Youngsuk Chi, economist born in Korea 58 years ago, has been president since 2011 of Elsevier, the world’s largest publisher of scientific journals. Responsible for the company’s relationship with governments and institutions, he has been focused since October 2018 on discussions related to Plan S, an initiative for open-access science publishing proposed by 19 research funding agencies from various countries, the majority of which are European. Last month, the implementation of the initiative was postponed from 2020 to 2021. In general terms, the plan states that research funded by public resources should be published in a scientific journal or on an internet platform where anyone can have access to it without cost; directly affecting the business of publishers, such as Elsevier, whose results depend on publications with different models of access, including by subscription.
The son of diplomats, Chi graduated in 1983 from Princeton University in the United States and began at Elsevier in 2005 as vice president, later working for companies such as American Express and the publisher Random House. While traveling to Brazil, where he participated in the Brazilian Conference on Industry Innovation on June 9th, he commented on the perspectives of Plan S in the following interview.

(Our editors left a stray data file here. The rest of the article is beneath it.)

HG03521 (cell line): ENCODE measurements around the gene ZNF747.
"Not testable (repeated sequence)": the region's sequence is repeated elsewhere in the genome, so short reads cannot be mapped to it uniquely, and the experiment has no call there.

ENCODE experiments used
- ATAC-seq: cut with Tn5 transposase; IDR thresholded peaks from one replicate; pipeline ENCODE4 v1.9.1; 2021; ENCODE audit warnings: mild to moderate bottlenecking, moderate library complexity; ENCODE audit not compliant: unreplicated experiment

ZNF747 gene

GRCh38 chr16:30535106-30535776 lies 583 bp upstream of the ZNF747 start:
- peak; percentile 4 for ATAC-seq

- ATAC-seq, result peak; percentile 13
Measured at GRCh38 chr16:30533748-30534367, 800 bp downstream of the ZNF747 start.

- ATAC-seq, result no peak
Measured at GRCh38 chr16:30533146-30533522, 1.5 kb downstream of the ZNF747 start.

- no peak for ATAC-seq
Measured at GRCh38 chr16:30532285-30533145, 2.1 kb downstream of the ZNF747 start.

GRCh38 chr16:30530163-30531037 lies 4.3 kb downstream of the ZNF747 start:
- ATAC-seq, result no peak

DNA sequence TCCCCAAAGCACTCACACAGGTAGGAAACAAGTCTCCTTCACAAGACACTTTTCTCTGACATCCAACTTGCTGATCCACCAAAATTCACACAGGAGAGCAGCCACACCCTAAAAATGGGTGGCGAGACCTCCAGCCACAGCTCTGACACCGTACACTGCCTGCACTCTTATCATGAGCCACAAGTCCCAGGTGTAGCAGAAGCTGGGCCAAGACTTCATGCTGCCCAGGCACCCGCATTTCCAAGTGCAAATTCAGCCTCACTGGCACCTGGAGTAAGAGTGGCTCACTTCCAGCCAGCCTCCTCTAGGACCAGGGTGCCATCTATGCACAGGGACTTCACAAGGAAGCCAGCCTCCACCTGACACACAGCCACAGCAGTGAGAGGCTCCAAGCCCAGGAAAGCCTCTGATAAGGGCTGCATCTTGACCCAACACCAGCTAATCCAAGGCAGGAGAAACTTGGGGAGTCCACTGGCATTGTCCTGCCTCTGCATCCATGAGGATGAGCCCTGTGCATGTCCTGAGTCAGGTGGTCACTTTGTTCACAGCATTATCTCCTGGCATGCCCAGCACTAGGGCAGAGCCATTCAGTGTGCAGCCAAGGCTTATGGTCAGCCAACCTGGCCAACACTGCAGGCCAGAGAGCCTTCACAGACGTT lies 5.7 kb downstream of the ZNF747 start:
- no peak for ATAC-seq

What are your expectations for Plan S after the postponement to 2021?
Plan S proposes a dramatic change to the way in which the research community works. Time is required to make a sustainable transition. Developing an impractical, ideological timeline could cause distrust. The postponement to 2021 was not a step backwards. The goal is ambitious and we know it is practically impossible to reach it completely, but Elsevier has always supported the intention of making research more and more accessible by more people. I am certain that dialogue will continue to guarantee that the change will take place appropriately in Europe. This is a European initiative and we are working with it in Europe. It is not up to Europe to impose its models for other parts of the world. Each community must make its own decisions, at the right time for each.
Plan S gave up on creating a ceiling for article publication rates, but it wants transparency in publication costs. How can we deal with this?
It was a good idea to abandon all kinds of compulsory pricing. An artificial price indicator is not sustainable. In this case, the market is a scientific community and should determine rates. If a journal renders services efficiently, quickly and with high quality, I am certain that the authors will be happy to pay for this. We should let competition determine prices. The market is very dynamic and there is no monopoly. There are more than 30,000 publishers working worldwide. The key is transparency.
Elsevier faces obstacles to renew contracts with universities that prefer to buy a package, including subscriptions and rates to publish with open access. Is this model viable?